The second son of Daniel Joy, who was a Revolutionary soldier under General Washington, was born in Guilford, Vermont, April 23, 1787, with his father’s family moved to Fabius, Onondaga County, NY in February 1800. December 27, 1810 he married Mary Breiner of Westonburgh, Bucks County, Pennsylvania. He lived at Ridgeway, Yates and Evans, New York, at which places he worked as a miller, moving to Springport from the latter place in June 1839, with his family and settling on the east one-half of the north-east one-fourth of section 34, having made a visit here the preceding April accompanied by his son, David C., and daughter Harriet, and her husband, Luther H. Ludlow. His wife died March 28, 1844 being the first to be buried in the Presbyterian cemetery in Tompkins. The year following, he married Mrs. Cynthia Thorndike, and lived on her farm near Galesburgh, Kalamazoo County until his death, August 9, 1869. He was an active member of the Presbyterian Church, being one of the founders of the old church of that faith in Tompkins Township.
Luther H Ludlow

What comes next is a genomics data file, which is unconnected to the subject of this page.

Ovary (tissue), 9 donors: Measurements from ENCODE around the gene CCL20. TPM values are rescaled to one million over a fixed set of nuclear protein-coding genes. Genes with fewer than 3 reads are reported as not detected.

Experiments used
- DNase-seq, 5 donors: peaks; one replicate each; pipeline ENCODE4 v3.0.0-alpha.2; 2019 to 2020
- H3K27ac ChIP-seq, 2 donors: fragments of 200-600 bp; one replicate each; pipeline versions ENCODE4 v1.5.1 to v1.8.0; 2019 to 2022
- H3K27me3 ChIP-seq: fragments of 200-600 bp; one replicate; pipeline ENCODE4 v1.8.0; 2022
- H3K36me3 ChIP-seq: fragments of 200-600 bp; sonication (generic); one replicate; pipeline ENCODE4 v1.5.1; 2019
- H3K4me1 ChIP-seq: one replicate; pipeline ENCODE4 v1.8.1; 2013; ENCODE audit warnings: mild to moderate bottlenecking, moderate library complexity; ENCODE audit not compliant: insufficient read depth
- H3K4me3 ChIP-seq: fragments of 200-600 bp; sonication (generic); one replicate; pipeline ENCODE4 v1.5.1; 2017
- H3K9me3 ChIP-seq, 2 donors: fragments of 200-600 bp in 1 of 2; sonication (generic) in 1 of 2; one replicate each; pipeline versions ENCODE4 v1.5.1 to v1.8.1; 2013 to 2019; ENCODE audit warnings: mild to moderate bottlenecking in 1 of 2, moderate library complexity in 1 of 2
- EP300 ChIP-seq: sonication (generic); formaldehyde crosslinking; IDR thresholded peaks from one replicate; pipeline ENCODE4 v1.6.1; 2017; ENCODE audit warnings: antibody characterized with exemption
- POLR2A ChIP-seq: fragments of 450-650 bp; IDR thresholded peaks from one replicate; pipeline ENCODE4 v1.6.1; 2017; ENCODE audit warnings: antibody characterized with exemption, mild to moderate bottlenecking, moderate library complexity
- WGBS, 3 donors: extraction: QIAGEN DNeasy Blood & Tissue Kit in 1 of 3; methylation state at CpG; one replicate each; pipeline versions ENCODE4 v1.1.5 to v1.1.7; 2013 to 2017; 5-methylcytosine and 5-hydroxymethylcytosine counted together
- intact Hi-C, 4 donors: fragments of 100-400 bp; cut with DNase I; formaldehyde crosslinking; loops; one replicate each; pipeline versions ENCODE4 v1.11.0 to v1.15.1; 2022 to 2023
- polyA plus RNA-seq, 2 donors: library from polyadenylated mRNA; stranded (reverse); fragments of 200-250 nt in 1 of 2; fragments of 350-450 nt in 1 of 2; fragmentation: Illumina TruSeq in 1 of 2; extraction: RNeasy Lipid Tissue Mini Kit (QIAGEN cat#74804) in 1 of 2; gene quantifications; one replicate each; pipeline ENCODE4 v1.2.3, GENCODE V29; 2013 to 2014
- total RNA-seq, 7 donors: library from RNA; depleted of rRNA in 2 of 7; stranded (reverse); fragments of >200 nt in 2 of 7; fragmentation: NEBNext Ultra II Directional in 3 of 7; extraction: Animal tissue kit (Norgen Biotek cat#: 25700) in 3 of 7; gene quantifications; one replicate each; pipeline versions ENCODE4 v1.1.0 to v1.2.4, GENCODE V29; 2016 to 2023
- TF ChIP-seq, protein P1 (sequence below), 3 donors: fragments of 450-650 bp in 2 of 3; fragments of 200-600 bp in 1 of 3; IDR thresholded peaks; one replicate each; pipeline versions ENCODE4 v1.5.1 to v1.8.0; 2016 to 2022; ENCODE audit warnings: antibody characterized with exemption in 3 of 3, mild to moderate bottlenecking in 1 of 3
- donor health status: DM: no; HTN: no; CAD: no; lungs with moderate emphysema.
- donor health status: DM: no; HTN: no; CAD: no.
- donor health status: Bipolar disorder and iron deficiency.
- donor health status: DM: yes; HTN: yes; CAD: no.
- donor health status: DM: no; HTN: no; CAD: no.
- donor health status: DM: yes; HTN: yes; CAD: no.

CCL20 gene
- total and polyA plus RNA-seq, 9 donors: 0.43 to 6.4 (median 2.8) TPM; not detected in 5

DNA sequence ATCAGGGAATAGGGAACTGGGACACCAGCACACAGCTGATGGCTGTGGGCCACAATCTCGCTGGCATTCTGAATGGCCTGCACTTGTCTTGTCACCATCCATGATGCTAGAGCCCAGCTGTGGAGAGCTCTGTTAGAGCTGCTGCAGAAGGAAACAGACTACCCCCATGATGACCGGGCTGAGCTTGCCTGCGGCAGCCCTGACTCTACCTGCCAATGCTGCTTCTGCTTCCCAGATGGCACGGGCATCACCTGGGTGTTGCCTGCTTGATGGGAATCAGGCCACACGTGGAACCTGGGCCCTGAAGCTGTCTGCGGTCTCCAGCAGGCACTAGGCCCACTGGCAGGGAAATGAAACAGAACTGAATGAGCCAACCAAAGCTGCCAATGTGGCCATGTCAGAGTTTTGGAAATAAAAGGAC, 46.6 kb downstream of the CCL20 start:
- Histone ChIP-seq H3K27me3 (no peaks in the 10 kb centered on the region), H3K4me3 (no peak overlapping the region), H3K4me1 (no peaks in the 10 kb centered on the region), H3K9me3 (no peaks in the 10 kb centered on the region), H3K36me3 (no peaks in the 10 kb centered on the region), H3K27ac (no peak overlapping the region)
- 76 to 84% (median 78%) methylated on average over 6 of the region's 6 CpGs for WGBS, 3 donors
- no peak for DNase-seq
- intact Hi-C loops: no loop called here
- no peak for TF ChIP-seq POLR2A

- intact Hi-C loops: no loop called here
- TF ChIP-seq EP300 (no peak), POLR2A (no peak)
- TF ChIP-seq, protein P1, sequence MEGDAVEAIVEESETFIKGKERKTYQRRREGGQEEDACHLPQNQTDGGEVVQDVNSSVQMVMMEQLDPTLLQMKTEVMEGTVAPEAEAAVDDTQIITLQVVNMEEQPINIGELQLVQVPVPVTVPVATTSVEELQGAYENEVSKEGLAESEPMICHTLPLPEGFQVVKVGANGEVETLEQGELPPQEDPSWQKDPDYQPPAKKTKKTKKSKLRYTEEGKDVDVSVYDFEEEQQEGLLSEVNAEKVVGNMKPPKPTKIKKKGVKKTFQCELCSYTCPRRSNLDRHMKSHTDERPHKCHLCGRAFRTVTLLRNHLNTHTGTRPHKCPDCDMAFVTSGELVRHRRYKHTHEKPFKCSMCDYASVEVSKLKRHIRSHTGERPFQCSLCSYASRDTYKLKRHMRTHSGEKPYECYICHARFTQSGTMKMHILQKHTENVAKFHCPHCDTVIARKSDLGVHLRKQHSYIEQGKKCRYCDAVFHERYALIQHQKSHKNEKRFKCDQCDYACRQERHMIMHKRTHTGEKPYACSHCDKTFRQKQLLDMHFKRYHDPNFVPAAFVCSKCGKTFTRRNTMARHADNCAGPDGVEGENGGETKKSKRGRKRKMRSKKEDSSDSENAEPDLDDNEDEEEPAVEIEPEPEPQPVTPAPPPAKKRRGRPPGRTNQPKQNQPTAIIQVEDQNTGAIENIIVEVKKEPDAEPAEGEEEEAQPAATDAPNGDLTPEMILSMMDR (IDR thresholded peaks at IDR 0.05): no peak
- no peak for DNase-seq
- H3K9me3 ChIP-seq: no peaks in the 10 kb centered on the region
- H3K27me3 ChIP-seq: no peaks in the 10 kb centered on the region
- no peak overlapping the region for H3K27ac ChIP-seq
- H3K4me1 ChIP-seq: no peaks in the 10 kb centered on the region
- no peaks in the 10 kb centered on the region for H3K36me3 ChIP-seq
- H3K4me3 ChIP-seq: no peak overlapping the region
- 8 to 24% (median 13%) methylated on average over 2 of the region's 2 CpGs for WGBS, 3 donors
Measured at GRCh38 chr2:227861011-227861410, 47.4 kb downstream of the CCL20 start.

Was born in the village of Ludlowville, Tompkins County, New York, July 10, 1814. His grandfather, Thomas Ludlow, after whom the village was named, settled there in 1793. John and Rebecca Townley Ludlow were his parents. The first 18 years of his life were spent in his native town where he attended school. He learned the saddle and harness making trade, which he pursued in Evans, NY from 1835 to 1838. On December 6, 1838 he married Miss Harriet D. Joy, and the following April of 1839, with his wife, father-in-law and brother-in-law, D.C. Joy, came to Springport settling on the north-west one-fourth of the north-east one-fourth of section 34, which he improved and made his home until his removal to Jackson, January 1, 1861 to assume the duties of county register, to which office he had been elected in November preceding, on the ticket headed by Abraham Lincoln as President. He taught the winter term of 1839-40 of school district No. 1, the Landon, having about 70 pupils, all those within a radius of several miles, receiving the princely sum of $16.00 per month and boarding himself. He held the office of Justice and Supervisor for several years prior to moving from the township. In the election of 1868, he was chosen county treasurer; in 1872 county clerk; and in 1876 to the state legislature. In the session of the legislature of 1881, he served as postmaster at the Capitol and soon after the close of session was appointed postmaster of Parma. He was an early member of Parma Lodge No 183 F & AM., Jackson Chapter No 3 and Jackson Commandry No (. Mr. & Mrs. Ludlow were parents to two sons, Theodore F., who died of consumption in East Lansing, NY, July 4 1853, aged 12 years and Charles D., who accidentally shot himself on the Landon farm, August 24, 1860, age 16 years. Mr. Ludlow died at his home in Parma Village, December 29, 1888, his wife following May 2, 1902.